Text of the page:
Report from Pacific Media Watch
By Paul Eddison in Caen, France
The call-up of Sevens star Virimi Vakatawa to France’s Six Nations squad was a calculated gamble by new coach Guy Novès serving as both his most intriguing decision and proof of a major problem in French rugby.
At 23 years of age there is no question that the Fijian-born flyer is the star attraction in the French Sevens outfit, and has established himself as the most prolific offloader on the circuit since switching from XVs in 2014.
A rare combination of pace and power, Vakatawa’s step and fend has become one of the most fearsome sights in the shorter format of the game and if he can transfer that threat into XVs, there is no question he will become France’s most dangerous weapon out wide.
While his Sevens exploits were enough to convince Novès to give him a shot, there will be question marks over how ready he will be to play XVs, having made his last appearance for former club Racing 92 back in December 2013.
He does have 44 games in that format under his belt with the Parisian side after being enticed over by Sireli Bobo. Back when he arrived as a 17-year-old he weighed just 87kg, a huge contrast to his current powerful build.
Still, his background should at least ensure he acclimatises quicker than the likes of Semi Kunatani and Samisoni Viriviri, Sevens superstars who have made negligible impact after moving to the Top 14.
But the issue of Vakatawa’s defence in XVs, as well as the difference in fitness required between the extreme athleticism of sevens and the longer grind of the 80-minute game, ensure this is far from a guaranteed success.
Novès felt the risk was worth taking though, and as he did when talking about a number of other uncapped players, he explained that there was no time to waste.
Going forward Vakatawa could well be a fixture in the French squad, particularly after the Rio Olympics when he will return to XVs full-time, with Racing and Toulon battling for his signature.
Just over three years on from turning down a call-up by Fiji, it would appear that Vakatawa’s gamble is starting to pay off.
Of course when it was revealed that he had said no to Fiji, it came at the same time as one of his compatriots also playing in France, and the example of Noa Nakaitaci should serve as a warning to Vakatawa.
One year his senior, Nakaitaci fully deserved his call-up by Philippe Saint-André, and started well, despite a hairy moment at Twickenham back in March.
But as France’s World Cup campaign went south, so did Nakaitaci’s reputation and confidence, and the latter still appears to be shattered as he missed out on Six Nations selection.
Add in talk of Josua Tuisova, Toulon’s budding flyer who isn’t currently eligible, and France’s wing stocks could be packed with Fijians going forward.
That comes as little surprise with the Top 14 and Pro D2 both dominated by Fijians on the wing, in a position where les Bleus are desperately short of options. Only Castres and coincidentally Racing don’t have a Fijian back three player, although even they have Sitiveni Sivivatu and Joe Rokocoko respectively.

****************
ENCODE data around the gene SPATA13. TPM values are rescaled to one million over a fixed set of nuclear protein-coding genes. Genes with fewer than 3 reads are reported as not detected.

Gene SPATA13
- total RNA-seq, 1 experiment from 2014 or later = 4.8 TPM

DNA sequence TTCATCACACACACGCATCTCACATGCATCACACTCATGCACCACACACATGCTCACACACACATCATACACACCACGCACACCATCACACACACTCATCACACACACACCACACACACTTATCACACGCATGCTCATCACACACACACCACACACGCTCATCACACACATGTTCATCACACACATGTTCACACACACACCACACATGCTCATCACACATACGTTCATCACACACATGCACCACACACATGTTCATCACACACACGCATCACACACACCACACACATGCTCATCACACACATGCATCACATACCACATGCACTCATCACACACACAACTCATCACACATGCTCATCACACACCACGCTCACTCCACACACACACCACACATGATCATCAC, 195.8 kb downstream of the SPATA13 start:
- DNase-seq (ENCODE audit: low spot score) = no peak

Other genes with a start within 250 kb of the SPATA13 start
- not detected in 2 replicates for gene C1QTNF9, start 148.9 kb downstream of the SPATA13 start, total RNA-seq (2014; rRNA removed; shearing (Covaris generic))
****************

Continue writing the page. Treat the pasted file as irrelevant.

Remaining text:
Injuries don’t help of course. Yoann Huget gets his fair share of stick in France, but is undoubtedly their best option when fit. At the moment he is still recovering from the ACL tear suffered in the World Cup opener against Italy.
Similarly Rémy Grosso likely would have made it but for a long-term injury, while Teddy Thomas, so impressive when he first broke through, has virtually disappeared from contention due to a succession of injuries. He last played a game in May and as it stands there is little indication of when he will return.
With those three absent, the cupboard is remarkably bare. Novès has gone with a collection of full-backs turned wingers in Benjamin Fall, Hugo Bonneval and Maxime Médard in the squad.
All are fine players in their own right, but the latter two at least prefer the 15 jersey. The other possibility is the return of Wesley Fofana to the wing, a much-derided move by Saint-André but conceivable given the paucity of options.
In terms of those challenging them, you have the pocket-sized duo Marc Andreu and Marvin O’Connor, both ignored and surely too small for Test rugby when faced with the likes of Julian Savea and George North.
There are other players getting game time out wide, but far too few and even fewer are contenders for France down the line.
Last weekend saw the arrival on the scene of Louis Dupichot at Racing, and if he continues in his current vein he may yet make the squad for the June tour to Argentina.
Equally La Rochelle’s Gabriel Lacroix could join club colleagues Kevin Gourdon and Uini Atonio sooner rather than later, but the promising Arthur Bonneval has not yet broken through fully at Toulouse.
The lack of talent coming through is a real concern. While Vakatawa and co might provide a short-term solution, the FFR should be worried that they are currently the only option.
Virimi Vakatawa racing to his six tries in the 2015 Wellington Sevens tournament. Video: Fox on YouTube